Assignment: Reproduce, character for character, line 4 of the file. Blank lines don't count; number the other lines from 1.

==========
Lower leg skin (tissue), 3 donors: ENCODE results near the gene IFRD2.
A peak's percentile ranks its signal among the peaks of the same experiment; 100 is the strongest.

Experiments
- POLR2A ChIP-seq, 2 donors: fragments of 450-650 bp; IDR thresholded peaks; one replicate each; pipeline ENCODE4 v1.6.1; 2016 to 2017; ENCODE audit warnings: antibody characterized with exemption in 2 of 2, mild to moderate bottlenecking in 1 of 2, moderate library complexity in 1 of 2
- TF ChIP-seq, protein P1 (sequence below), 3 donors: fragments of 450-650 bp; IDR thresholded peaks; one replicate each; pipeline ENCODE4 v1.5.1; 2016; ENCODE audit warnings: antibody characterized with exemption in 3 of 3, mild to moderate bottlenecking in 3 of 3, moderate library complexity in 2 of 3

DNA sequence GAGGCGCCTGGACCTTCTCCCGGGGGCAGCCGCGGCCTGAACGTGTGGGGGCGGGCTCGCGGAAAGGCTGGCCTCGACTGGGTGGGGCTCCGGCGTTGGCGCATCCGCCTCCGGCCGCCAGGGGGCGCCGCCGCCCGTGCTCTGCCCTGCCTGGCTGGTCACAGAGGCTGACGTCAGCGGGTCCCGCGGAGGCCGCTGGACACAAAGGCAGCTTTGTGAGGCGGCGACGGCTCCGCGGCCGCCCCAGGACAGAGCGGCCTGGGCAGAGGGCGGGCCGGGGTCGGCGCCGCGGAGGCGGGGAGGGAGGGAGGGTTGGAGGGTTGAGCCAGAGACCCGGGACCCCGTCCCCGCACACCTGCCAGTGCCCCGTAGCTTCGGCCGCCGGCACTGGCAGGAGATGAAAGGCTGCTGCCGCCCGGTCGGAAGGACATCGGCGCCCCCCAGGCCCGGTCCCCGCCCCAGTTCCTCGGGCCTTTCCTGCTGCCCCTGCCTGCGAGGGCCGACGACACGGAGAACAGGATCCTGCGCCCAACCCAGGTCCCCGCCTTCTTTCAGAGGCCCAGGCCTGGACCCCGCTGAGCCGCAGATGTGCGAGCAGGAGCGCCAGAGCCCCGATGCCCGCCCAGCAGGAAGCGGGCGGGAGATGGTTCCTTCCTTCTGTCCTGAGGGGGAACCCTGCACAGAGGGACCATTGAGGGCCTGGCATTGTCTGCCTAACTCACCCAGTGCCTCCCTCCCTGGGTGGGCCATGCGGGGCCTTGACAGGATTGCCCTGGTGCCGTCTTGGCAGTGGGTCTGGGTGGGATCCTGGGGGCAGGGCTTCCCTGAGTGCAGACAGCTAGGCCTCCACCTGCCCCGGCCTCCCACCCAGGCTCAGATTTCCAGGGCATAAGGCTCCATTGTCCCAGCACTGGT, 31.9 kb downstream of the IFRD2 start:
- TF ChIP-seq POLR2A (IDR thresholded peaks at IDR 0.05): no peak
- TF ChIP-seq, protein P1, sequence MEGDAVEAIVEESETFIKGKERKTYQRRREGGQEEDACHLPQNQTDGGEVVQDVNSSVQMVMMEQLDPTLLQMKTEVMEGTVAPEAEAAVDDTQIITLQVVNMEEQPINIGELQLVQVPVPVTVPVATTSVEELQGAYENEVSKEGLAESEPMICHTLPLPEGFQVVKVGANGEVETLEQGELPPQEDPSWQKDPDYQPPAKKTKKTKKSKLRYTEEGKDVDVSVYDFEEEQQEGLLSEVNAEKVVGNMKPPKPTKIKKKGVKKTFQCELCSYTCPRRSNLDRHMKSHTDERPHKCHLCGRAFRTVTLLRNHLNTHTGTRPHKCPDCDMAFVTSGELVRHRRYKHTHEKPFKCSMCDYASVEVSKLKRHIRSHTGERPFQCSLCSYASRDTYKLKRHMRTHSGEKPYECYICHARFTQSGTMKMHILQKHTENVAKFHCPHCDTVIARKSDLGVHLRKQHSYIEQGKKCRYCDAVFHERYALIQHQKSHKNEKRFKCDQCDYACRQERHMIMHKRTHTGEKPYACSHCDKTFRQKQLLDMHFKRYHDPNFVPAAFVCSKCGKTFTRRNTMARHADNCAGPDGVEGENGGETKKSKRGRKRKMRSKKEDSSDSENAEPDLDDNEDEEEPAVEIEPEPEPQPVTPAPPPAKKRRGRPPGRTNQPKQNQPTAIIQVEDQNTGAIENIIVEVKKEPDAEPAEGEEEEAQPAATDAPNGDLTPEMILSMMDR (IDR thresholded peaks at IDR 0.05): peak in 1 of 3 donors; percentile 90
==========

- POLR2A ChIP-seq, 2 donors: fragments of 450-650 bp; IDR thresholded peaks; one replicate each; pipeline ENCODE4 v1.6.1; 2016 to 2017; ENCODE audit warnings: antibody characterized with exemption in 2 of 2, mild to moderate bottlenecking in 1 of 2, moderate library complexity in 1 of 2